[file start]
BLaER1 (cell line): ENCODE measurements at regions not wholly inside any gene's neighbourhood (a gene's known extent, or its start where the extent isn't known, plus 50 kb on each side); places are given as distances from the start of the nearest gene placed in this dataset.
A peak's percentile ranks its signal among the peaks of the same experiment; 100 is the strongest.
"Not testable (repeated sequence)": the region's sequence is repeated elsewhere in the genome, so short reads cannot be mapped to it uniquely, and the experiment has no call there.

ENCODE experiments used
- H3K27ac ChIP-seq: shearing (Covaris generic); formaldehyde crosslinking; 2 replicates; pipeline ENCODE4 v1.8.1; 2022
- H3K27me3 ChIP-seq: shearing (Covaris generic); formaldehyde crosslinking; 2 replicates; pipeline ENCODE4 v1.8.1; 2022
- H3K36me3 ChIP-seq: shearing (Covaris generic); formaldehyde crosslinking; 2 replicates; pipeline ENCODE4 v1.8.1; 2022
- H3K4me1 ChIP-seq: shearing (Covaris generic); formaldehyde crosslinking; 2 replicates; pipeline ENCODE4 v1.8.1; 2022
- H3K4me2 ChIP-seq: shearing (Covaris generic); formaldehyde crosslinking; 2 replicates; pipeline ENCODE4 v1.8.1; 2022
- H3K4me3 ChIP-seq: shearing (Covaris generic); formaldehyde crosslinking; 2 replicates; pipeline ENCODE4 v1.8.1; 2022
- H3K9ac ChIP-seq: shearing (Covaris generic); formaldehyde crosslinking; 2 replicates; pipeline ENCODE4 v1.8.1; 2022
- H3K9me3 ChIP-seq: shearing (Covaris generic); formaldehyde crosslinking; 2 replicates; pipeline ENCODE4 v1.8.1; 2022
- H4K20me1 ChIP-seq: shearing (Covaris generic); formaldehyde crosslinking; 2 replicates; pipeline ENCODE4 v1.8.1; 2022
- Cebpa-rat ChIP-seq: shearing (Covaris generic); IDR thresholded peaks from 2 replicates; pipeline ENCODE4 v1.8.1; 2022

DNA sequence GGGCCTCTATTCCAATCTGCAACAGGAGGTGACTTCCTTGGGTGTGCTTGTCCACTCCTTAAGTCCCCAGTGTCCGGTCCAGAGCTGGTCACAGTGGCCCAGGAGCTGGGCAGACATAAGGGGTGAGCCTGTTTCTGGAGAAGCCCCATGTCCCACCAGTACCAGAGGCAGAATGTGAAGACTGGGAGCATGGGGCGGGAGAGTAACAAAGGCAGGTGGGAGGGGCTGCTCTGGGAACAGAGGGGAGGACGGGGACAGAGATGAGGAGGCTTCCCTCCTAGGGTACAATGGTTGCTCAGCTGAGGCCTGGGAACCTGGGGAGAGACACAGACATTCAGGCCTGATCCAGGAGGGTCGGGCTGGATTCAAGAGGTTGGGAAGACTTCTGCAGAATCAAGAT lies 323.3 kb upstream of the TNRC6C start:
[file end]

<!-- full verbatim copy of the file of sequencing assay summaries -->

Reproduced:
BLaER1 (cell line): ENCODE measurements at regions not wholly inside any gene's neighbourhood (a gene's known extent, or its start where the extent isn't known, plus 50 kb on each side); places are given as distances from the start of the nearest gene placed in this dataset.
A peak's percentile ranks its signal among the peaks of the same experiment; 100 is the strongest.
"Not testable (repeated sequence)": the region's sequence is repeated elsewhere in the genome, so short reads cannot be mapped to it uniquely, and the experiment has no call there.

ENCODE experiments used
- H3K27ac ChIP-seq: shearing (Covaris generic); formaldehyde crosslinking; 2 replicates; pipeline ENCODE4 v1.8.1; 2022
- H3K27me3 ChIP-seq: shearing (Covaris generic); formaldehyde crosslinking; 2 replicates; pipeline ENCODE4 v1.8.1; 2022
- H3K36me3 ChIP-seq: shearing (Covaris generic); formaldehyde crosslinking; 2 replicates; pipeline ENCODE4 v1.8.1; 2022
- H3K4me1 ChIP-seq: shearing (Covaris generic); formaldehyde crosslinking; 2 replicates; pipeline ENCODE4 v1.8.1; 2022
- H3K4me2 ChIP-seq: shearing (Covaris generic); formaldehyde crosslinking; 2 replicates; pipeline ENCODE4 v1.8.1; 2022
- H3K4me3 ChIP-seq: shearing (Covaris generic); formaldehyde crosslinking; 2 replicates; pipeline ENCODE4 v1.8.1; 2022
- H3K9ac ChIP-seq: shearing (Covaris generic); formaldehyde crosslinking; 2 replicates; pipeline ENCODE4 v1.8.1; 2022
- H3K9me3 ChIP-seq: shearing (Covaris generic); formaldehyde crosslinking; 2 replicates; pipeline ENCODE4 v1.8.1; 2022
- H4K20me1 ChIP-seq: shearing (Covaris generic); formaldehyde crosslinking; 2 replicates; pipeline ENCODE4 v1.8.1; 2022
- Cebpa-rat ChIP-seq: shearing (Covaris generic); IDR thresholded peaks from 2 replicates; pipeline ENCODE4 v1.8.1; 2022

DNA sequence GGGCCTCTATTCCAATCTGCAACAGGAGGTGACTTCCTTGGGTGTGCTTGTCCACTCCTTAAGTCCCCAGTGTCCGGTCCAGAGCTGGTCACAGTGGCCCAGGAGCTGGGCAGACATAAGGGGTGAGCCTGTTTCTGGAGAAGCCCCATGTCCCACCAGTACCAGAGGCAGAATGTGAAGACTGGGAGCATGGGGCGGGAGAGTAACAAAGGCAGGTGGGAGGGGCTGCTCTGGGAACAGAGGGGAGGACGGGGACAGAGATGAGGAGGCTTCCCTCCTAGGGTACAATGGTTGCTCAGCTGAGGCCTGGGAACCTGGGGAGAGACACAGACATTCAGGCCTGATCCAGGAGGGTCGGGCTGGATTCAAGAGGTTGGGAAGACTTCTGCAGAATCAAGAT lies 323.3 kb upstream of the TNRC6C start: